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Diversity, Equity, and Inclusion (DEI) in Campus Planning

January 17th, 2023 | 7 min. read

Diversity, Equity, and Inclusion (DEI) in Campus Planning

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The pandemic presented higher education with unprecedented challenges. After years of remote learning, universities are looking to re-engage students and rebuild campus culture. 

Rebuilding campus culture comes with a renewed focus on Diversity, Equity, and Inclusion (DEI). The pandemic highlighted disparities among students—especially in terms of race, ethnicity, socio-economic status, and ability—and universities are looking for solutions.   

Addressing disparities requires new policies and procedures—and a new approach to campus planning. Although we often think of buildings as “neutral,” they have the power to shape institutional cultures for years to come. 

Recent research has shown that an inclusive design process can lead to design solutions that better address social and economic inequalities. This article will discuss the problems with conventional campus planning and how to create a design process that better aligns with DEI initiatives. 

DEI in Higher Education 

Higher education is a key pathway for social mobility in the United States, but not everyone has equal access. Historically, the US has seen racial and ethnic disparities in higher education enrollment and attainment—leading to gaps in employment and earnings for communities of color. 

Diversity, Equity, and Inclusion (DEI) initiatives are one response to these disparities. Although DEI is often used as a blanket term, it represents three goals.   

Diversity is the presence of differences, including differences in:

  • Race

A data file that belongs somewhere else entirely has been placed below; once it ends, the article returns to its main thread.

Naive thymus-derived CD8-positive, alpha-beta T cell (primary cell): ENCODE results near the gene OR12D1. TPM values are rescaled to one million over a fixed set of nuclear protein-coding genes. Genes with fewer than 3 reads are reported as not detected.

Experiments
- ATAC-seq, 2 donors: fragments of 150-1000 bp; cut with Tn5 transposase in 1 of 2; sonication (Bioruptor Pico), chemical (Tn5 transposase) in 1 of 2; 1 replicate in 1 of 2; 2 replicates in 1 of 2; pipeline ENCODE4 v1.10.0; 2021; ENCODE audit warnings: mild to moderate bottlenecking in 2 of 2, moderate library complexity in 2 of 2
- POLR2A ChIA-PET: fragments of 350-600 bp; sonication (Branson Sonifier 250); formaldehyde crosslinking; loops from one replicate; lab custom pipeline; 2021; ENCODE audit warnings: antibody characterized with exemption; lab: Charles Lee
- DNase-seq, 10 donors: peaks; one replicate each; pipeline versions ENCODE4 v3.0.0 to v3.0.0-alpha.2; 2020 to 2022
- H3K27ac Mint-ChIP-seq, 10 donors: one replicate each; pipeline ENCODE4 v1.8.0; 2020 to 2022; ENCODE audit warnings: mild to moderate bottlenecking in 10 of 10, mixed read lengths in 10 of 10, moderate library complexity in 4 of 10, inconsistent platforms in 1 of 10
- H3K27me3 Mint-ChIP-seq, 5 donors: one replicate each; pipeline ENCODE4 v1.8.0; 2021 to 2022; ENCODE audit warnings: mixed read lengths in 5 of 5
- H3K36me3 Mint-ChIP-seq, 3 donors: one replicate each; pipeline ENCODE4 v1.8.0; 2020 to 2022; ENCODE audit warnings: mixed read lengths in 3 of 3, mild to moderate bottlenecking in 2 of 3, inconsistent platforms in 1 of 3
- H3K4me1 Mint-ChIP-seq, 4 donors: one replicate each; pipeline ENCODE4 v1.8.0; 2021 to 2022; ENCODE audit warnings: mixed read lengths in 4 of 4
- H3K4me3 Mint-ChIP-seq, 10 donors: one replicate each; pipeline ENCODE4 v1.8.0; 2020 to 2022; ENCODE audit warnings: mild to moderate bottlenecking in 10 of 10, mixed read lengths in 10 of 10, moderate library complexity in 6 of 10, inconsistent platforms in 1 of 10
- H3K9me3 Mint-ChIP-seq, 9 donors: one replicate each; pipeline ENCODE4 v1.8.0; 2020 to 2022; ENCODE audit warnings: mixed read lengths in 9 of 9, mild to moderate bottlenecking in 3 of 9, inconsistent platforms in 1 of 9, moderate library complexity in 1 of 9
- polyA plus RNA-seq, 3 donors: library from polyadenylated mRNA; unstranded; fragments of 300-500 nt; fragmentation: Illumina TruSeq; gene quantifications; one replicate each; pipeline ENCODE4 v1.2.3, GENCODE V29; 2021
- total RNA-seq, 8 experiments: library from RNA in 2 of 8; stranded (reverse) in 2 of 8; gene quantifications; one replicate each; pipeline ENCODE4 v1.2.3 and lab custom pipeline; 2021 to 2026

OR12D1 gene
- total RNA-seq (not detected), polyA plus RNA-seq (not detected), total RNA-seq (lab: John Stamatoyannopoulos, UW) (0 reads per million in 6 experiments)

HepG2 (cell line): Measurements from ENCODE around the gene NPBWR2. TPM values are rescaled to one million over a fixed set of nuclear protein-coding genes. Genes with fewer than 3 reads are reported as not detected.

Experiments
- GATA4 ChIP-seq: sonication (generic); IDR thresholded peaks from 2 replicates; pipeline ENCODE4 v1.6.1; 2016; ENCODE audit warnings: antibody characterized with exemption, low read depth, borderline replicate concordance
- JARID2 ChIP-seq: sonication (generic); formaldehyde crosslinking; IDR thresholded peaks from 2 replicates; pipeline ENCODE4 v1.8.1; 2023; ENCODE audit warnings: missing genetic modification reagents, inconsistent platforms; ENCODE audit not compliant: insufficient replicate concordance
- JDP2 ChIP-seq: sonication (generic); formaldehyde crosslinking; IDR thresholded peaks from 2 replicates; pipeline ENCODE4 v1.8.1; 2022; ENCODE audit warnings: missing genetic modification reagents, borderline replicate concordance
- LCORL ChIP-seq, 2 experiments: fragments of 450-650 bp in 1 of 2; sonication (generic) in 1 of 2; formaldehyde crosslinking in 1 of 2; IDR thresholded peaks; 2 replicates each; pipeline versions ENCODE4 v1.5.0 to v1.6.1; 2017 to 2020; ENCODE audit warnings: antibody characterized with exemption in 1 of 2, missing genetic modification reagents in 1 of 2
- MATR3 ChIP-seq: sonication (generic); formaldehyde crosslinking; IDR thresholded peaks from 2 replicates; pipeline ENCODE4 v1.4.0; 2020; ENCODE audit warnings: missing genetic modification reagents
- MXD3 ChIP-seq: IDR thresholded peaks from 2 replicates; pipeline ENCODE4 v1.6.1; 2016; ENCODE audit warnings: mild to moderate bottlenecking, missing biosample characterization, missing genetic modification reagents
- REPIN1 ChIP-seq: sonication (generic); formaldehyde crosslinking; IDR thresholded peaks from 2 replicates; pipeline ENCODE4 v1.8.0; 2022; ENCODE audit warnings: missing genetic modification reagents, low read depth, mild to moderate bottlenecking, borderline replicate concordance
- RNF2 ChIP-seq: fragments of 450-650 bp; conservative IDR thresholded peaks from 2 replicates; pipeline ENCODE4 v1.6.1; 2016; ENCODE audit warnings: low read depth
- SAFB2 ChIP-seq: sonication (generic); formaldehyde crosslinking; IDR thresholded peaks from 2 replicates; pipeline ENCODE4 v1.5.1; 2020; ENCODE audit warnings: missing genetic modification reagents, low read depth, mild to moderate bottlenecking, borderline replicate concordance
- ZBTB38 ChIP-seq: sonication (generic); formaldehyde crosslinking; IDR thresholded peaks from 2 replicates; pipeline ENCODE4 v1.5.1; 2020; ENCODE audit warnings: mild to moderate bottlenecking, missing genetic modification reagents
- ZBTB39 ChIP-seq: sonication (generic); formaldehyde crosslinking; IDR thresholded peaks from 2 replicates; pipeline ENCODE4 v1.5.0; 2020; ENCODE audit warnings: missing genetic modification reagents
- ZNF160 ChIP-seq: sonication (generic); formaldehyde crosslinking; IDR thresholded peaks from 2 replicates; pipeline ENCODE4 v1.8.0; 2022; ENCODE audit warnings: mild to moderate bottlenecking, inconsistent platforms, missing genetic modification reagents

• Ethnicity 
  • Gender 
  • Religion 
  • Sexual orientation 
  • Nationality 
  • (Dis)ability 
  • Political perspectives 

Equity is the promotion of impartial and fair procedures, processes, and distribution of resources; inclusion refers to the degree to which individuals can participate in decision-making processes and development opportunities. 

Combined, these efforts promote an environment that welcomes differences, as well as policies and practices that address disparities and injustices. 

DEI initiatives also improve the quality of education. Introducing students to different cultures and ideas prepares them for a global, multicultural world. 

Diversity Equity Inclusion graphic

Potential Issues with Conventional Planning 

Buildings have the power to shape institutional cultures, but conventional approaches to campus planning often neglect the voices of underserved communities. Whether in terms of gender, race, ethnicity, or (dis)ability, the voices at the planning table may not accurately reflect the makeup of the students, staff, and faculty. 

According to Amara H. Perez, Ph.D., a social justice researcher, campus planners often adopt a “colorblind” mentality. Space is assumed to be neutral and free of cultural biases and power structures.